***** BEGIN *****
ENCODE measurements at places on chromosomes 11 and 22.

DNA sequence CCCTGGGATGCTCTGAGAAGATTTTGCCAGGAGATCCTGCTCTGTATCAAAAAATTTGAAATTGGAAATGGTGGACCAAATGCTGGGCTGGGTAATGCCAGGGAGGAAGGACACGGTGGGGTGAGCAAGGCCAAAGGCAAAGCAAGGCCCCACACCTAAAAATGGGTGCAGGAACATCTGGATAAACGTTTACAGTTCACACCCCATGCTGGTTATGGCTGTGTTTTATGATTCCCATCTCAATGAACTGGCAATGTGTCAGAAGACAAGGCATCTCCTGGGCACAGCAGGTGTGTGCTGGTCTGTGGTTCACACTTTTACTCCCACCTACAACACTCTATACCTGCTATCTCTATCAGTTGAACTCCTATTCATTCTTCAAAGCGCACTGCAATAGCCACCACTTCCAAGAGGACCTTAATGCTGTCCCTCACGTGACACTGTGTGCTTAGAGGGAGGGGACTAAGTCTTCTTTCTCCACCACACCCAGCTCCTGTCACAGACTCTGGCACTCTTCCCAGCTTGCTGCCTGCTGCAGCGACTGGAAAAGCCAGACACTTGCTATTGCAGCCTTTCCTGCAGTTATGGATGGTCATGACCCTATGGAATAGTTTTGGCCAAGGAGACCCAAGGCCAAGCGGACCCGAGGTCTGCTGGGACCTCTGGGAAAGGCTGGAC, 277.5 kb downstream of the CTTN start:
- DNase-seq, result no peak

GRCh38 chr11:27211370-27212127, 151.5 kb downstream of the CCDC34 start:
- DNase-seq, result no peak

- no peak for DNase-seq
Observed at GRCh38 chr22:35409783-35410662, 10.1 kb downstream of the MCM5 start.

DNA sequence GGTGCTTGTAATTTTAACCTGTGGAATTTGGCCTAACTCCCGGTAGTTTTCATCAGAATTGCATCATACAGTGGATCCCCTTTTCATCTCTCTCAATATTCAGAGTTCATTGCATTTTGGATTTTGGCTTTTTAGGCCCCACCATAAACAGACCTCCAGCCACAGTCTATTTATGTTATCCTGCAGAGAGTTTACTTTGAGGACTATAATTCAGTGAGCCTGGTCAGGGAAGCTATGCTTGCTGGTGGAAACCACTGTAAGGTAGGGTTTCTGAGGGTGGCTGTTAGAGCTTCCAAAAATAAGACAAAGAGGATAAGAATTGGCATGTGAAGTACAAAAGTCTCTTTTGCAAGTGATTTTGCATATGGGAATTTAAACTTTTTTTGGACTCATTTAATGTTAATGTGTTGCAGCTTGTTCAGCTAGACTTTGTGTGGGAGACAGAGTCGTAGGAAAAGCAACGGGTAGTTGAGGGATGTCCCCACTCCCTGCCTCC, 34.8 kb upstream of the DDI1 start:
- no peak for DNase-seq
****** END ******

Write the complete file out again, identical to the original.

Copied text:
ENCODE measurements at places on chromosomes 11 and 22.

DNA sequence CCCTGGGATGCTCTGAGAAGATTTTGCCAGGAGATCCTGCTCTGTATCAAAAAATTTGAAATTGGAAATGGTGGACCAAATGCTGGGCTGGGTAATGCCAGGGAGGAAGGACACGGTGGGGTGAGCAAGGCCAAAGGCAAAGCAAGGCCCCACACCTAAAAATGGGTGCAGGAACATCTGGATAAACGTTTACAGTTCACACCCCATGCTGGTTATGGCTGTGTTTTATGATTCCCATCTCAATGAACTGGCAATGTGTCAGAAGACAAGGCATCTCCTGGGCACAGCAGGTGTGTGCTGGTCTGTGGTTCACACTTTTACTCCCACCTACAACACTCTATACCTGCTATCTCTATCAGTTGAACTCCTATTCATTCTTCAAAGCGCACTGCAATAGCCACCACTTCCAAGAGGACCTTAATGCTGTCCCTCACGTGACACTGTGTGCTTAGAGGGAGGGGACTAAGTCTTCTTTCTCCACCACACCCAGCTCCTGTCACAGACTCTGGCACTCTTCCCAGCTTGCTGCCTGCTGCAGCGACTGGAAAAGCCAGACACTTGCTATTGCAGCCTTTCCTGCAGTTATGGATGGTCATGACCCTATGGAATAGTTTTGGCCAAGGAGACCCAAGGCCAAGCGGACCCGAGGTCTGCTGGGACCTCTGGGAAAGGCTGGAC, 277.5 kb downstream of the CTTN start:
- DNase-seq, result no peak

GRCh38 chr11:27211370-27212127, 151.5 kb downstream of the CCDC34 start:
- DNase-seq, result no peak

- no peak for DNase-seq
Observed at GRCh38 chr22:35409783-35410662, 10.1 kb downstream of the MCM5 start.

DNA sequence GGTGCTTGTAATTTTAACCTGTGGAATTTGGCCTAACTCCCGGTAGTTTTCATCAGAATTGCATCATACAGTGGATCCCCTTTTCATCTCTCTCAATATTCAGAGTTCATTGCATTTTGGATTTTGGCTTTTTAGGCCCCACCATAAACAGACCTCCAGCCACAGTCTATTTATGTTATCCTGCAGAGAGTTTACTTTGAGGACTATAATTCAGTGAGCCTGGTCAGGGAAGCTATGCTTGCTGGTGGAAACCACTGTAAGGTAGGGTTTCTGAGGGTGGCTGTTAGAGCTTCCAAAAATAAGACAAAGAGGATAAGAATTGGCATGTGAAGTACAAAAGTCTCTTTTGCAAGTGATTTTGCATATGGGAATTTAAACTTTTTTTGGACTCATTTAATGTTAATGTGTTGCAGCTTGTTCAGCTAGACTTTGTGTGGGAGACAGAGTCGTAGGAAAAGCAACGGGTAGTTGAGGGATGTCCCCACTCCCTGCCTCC, 34.8 kb upstream of the DDI1 start:
- no peak for DNase-seq